Triangles of the Sacred Sisterhood

Aileen MacDonald

Abstract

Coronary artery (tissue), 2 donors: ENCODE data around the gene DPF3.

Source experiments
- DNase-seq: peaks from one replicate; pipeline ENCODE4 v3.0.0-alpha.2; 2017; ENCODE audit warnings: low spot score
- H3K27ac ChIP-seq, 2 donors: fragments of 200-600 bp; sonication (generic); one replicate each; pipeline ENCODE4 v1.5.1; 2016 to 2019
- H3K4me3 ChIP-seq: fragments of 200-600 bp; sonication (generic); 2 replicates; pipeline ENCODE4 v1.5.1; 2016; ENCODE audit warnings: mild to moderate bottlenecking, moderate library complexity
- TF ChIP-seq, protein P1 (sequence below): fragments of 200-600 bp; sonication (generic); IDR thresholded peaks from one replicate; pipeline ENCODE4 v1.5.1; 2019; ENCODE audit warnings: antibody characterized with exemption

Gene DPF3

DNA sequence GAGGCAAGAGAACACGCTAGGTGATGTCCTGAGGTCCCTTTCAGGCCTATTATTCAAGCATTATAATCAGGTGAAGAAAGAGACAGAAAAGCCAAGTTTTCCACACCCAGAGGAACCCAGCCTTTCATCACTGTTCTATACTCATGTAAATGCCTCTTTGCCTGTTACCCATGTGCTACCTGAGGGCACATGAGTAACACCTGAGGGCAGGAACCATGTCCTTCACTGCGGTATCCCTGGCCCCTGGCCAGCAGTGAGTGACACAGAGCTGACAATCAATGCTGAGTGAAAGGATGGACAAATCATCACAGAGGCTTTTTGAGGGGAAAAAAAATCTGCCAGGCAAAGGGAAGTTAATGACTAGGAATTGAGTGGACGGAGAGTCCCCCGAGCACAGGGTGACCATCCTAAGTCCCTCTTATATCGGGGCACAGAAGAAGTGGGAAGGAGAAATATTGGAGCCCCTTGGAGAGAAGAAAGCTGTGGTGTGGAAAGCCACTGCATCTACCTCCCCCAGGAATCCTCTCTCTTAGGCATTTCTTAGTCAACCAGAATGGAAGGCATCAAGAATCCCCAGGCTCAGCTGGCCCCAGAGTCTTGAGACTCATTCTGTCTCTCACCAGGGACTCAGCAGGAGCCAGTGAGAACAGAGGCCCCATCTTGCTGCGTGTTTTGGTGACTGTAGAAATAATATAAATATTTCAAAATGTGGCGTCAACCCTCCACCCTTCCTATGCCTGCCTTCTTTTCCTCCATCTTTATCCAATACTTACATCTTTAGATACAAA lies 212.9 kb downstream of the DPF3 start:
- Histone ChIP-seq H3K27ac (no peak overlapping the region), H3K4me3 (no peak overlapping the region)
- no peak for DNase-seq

"Triangles of the Sacred Sisterhood" shows how Marie de France, in Éliduc, and Clemence of Barking, in her Life of Saint Catherine, subvert the eternal triangle of husband, wife, and lover when they form new triangles in which two ladies act together as sisters against one man to obliterate an old patriarchal power block and give rare advantage to the female side. Love of God is chosen over courtly love by both authors, and Marie, like Clemence, is seen as a powerful advocate of a highly cultured and influential convent sisterhood.

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